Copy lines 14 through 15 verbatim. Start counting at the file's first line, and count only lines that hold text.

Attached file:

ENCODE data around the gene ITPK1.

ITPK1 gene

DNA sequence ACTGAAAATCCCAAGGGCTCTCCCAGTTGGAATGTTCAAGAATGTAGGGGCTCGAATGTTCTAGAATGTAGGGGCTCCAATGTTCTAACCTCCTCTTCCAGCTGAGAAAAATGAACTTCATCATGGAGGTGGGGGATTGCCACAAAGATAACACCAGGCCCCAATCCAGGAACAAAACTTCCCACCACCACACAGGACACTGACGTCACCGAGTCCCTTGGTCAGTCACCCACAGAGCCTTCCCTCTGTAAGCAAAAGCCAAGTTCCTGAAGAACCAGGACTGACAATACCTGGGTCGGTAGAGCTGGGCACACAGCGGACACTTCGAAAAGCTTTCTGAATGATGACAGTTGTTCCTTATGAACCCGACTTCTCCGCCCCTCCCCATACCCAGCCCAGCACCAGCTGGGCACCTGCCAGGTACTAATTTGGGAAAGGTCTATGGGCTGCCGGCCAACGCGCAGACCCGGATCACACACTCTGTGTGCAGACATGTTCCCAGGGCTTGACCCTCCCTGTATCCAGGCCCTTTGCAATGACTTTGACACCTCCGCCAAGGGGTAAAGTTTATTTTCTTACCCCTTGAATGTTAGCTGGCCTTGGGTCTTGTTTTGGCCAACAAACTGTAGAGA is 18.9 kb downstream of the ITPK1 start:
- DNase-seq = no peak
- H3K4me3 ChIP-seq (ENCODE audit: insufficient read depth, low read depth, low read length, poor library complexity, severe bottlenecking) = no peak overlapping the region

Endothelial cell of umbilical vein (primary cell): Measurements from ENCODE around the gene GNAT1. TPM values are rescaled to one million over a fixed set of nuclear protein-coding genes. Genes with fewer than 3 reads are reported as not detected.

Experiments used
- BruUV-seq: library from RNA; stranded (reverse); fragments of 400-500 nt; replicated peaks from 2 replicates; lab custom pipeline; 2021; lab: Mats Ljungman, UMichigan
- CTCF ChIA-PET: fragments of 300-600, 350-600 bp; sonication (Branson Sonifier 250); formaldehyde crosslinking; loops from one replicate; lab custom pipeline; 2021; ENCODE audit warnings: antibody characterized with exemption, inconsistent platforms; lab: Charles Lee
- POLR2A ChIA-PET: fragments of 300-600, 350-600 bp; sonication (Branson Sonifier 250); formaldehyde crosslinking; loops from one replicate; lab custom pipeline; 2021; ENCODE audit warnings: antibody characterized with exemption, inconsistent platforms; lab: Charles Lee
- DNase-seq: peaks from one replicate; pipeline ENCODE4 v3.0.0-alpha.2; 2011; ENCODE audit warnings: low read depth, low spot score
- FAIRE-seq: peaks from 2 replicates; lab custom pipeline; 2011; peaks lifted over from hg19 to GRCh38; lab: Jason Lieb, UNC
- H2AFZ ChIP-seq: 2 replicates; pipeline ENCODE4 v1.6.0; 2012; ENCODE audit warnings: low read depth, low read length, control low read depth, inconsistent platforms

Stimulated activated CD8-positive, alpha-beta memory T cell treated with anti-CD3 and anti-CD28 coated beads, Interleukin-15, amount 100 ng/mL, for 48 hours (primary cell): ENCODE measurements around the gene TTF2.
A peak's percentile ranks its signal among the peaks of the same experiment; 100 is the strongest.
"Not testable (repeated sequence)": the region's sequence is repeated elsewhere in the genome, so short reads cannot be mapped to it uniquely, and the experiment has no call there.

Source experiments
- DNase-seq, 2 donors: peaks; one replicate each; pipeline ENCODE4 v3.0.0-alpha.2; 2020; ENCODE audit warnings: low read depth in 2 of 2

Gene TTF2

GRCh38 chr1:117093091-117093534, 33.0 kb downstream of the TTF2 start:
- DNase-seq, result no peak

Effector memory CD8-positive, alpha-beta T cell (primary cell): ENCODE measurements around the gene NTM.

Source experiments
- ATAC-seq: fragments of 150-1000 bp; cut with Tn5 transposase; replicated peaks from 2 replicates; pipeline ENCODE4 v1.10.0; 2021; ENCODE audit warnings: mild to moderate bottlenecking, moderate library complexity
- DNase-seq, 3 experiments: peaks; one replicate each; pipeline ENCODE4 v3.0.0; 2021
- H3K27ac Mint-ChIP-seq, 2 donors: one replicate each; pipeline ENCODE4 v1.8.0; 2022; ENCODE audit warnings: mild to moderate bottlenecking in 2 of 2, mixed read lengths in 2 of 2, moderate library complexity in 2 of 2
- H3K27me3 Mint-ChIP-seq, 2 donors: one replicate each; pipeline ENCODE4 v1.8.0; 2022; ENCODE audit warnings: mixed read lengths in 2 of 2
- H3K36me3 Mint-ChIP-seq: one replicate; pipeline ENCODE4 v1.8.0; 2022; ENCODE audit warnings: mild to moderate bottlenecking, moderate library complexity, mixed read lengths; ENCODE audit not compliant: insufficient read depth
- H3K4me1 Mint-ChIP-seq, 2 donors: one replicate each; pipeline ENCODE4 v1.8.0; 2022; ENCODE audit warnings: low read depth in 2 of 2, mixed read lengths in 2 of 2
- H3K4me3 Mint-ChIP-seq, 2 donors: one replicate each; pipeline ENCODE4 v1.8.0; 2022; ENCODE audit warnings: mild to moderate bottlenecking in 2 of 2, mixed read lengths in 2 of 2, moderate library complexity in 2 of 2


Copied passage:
Stimulated activated CD8-positive, alpha-beta memory T cell treated with anti-CD3 and anti-CD28 coated beads, Interleukin-15, amount 100 ng/mL, for 48 hours (primary cell): ENCODE measurements around the gene TTF2.
A peak's percentile ranks its signal among the peaks of the same experiment; 100 is the strongest.